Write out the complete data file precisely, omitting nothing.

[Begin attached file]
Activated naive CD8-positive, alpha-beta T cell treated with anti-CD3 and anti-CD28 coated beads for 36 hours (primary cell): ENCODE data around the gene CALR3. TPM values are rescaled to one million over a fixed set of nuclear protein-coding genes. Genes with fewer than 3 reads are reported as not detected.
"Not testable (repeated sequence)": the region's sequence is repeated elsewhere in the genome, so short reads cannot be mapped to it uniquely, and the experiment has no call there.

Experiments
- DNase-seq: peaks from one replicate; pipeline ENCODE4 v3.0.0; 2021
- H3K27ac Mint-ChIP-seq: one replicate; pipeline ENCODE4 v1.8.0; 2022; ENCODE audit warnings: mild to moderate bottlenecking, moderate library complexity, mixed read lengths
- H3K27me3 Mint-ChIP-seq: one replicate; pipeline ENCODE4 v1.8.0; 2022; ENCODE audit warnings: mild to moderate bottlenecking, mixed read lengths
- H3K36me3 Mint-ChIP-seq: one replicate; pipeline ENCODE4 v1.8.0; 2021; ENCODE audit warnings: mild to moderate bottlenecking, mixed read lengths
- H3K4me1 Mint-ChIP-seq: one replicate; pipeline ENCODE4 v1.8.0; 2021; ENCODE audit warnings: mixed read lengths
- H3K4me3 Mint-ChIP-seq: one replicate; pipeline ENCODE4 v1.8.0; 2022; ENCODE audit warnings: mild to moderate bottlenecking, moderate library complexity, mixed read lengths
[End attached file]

Activated naive CD8-positive, alpha-beta T cell treated with anti-CD3 and anti-CD28 coated beads for 36 hours (primary cell): ENCODE data around the gene CALR3. TPM values are rescaled to one million over a fixed set of nuclear protein-coding genes. Genes with fewer than 3 reads are reported as not detected.
"Not testable (repeated sequence)": the region's sequence is repeated elsewhere in the genome, so short reads cannot be mapped to it uniquely, and the experiment has no call there.

Experiments
- DNase-seq: peaks from one replicate; pipeline ENCODE4 v3.0.0; 2021
- H3K27ac Mint-ChIP-seq: one replicate; pipeline ENCODE4 v1.8.0; 2022; ENCODE audit warnings: mild to moderate bottlenecking, moderate library complexity, mixed read lengths
- H3K27me3 Mint-ChIP-seq: one replicate; pipeline ENCODE4 v1.8.0; 2022; ENCODE audit warnings: mild to moderate bottlenecking, mixed read lengths
- H3K36me3 Mint-ChIP-seq: one replicate; pipeline ENCODE4 v1.8.0; 2021; ENCODE audit warnings: mild to moderate bottlenecking, mixed read lengths
- H3K4me1 Mint-ChIP-seq: one replicate; pipeline ENCODE4 v1.8.0; 2021; ENCODE audit warnings: mixed read lengths
- H3K4me3 Mint-ChIP-seq: one replicate; pipeline ENCODE4 v1.8.0; 2022; ENCODE audit warnings: mild to moderate bottlenecking, moderate library complexity, mixed read lengths